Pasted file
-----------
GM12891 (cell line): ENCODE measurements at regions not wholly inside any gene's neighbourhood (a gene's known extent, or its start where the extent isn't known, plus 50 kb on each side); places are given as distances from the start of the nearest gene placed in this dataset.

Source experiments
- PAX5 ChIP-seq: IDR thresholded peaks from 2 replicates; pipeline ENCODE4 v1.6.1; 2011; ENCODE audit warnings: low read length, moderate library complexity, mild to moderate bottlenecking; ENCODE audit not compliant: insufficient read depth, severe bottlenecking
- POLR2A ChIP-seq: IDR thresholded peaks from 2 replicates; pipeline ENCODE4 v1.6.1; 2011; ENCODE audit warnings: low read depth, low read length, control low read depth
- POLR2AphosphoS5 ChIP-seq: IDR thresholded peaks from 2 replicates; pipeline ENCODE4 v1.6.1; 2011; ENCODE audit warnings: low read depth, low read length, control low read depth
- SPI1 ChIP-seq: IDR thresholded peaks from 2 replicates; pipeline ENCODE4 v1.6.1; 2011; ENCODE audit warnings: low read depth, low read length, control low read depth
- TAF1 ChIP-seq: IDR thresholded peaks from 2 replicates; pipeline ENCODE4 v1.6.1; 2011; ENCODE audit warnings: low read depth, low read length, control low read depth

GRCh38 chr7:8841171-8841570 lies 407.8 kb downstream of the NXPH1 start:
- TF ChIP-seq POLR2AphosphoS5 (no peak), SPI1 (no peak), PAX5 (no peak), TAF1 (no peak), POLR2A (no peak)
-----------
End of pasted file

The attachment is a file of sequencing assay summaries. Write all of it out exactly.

GM12891 (cell line): ENCODE measurements at regions not wholly inside any gene's neighbourhood (a gene's known extent, or its start where the extent isn't known, plus 50 kb on each side); places are given as distances from the start of the nearest gene placed in this dataset.

Source experiments
- PAX5 ChIP-seq: IDR thresholded peaks from 2 replicates; pipeline ENCODE4 v1.6.1; 2011; ENCODE audit warnings: low read length, moderate library complexity, mild to moderate bottlenecking; ENCODE audit not compliant: insufficient read depth, severe bottlenecking
- POLR2A ChIP-seq: IDR thresholded peaks from 2 replicates; pipeline ENCODE4 v1.6.1; 2011; ENCODE audit warnings: low read depth, low read length, control low read depth
- POLR2AphosphoS5 ChIP-seq: IDR thresholded peaks from 2 replicates; pipeline ENCODE4 v1.6.1; 2011; ENCODE audit warnings: low read depth, low read length, control low read depth
- SPI1 ChIP-seq: IDR thresholded peaks from 2 replicates; pipeline ENCODE4 v1.6.1; 2011; ENCODE audit warnings: low read depth, low read length, control low read depth
- TAF1 ChIP-seq: IDR thresholded peaks from 2 replicates; pipeline ENCODE4 v1.6.1; 2011; ENCODE audit warnings: low read depth, low read length, control low read depth

GRCh38 chr7:8841171-8841570 lies 407.8 kb downstream of the NXPH1 start:
- TF ChIP-seq POLR2AphosphoS5 (no peak), SPI1 (no peak), PAX5 (no peak), TAF1 (no peak), POLR2A (no peak)